Friday: It starts with a trade session. A good number of people come through the door. Many are pubs looking for new options for their customers. They've picked the right place to come. With the major exceptions of Hilden, Dingle and Clanconnel, almost all the Irish Craft Breweries are here. Hilden, just having finished their Hildenfest have run out of beer; Dingle Brewing are at the Dingle Foodfest and don't have enough people to cover both festivals; Clanconnel are moving into their new premises. So all can be forgiven for not making it.
4pm, the doors open to the general public. As can be expected the footfall was a little slow to start but by 8 o'clock the hall was well filled. And a word about the hall. It's a great venue with a lot of character: old Victorian Ironwork posts which break the space up nicely. The breweries are placed on both sides of the hall and all of them have bars set up. Attendance was decent; though it was competing with Culture Night, the kickoff of Octoberfest and the Arthur's Day hangover. Talking to the brewers afterwards, they certainly seemed happy with the footfall. The comedian Joe Rooney was a no show (he demanded more money at the last minute) but the final set from Jerry Fish was fantastic - worth the entry price alone.
Coinciding with the growing number of microbreweries in Ireland, and the pubs that serve their beers, there’s also an increasing number of special events around the country where Irish craft beer can be tried. Often, the brewers use these to launch special edition beers that can’t be had anywhere else.
Several of the specialist beer pubs also run events during the year: both the Porterhouse and Bull & Castle have special Irish beer promotions in March, plus an Oktoberfest in the autumn, as does the Bierhaus in Cork. You’ll also find Irish breweries represented at food and drink events like the Waterford Festival of Food (14-17 April) and the Belfast Christmas Market (19 November - 18 December [TBC]). This article, however, is about the full-sized festivals where you can have a day out and sample the best our native brewing industry has to offer.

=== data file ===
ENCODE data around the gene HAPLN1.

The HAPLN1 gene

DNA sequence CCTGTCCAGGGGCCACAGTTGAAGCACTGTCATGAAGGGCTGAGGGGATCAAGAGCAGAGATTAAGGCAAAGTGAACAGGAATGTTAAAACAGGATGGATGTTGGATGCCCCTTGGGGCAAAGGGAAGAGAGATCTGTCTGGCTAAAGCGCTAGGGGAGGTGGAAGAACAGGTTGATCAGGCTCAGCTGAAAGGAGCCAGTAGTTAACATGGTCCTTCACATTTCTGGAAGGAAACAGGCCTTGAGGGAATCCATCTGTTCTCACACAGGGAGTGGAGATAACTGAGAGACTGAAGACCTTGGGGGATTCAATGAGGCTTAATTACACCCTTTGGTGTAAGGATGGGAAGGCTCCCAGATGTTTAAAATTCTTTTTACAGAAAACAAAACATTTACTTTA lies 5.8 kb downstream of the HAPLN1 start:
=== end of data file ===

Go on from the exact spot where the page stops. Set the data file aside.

Cuilan from White Gypsy is not what I would picture as a champion of fair-trade eco-aware local produce. But behind the Munster jersey is a very clear vision of where Irish brewing should go. And I mean vision. Here is a brewery that avoids the target-marketed focus-grouped inanity that infests our age. White Gypsy's stated aims are for a good beer brewed with local ingredients bought at a fair price and drank by people who actually care what they drink.
When The Franciscan Well offered ICB the opportunity to stage a live event in its back yard, the membership leapt at the opportunity. Five months of planning ensued, and at 2pm on sunny Saturday 18th April the doors opened on Ireland's first homebrewing exhibition.
Volunteer members of Irish Craft Brewer had travelled from as far away as Dublin to spend the day sharing their knowledge and their beer with anyone interested in making their own quality brews at home.
Last weekend I jetted off to Munich for various reasons one of which was to attend the Stark bier festival. This is the strong beer festival and is a fairly hush-hush affair (see how few hits on Google). We landed Saturday morning and after visiting friends in the sleepy suburb of Dalfing we had a few Franziskaners in the typical Bavarian local bar / restaurant to wash down our schnitzel and fried potatoes.
Next was off to the Irish Folk Pub off Leopoldstrasse to watch the rugby. Here we were jammed like sardines into what claims to be the oldest Irish pub in Germany. Not bad for an Irish pub and it isn’t actually that tacky. It doubles as HQ for the Munich GAA team. Here we had the obligatory one pint of Guinness which was actually good (but one of my rules from day one when travelling is drink local, eat local). The rest was pints of Spaten (served in manky stackable pint glasses).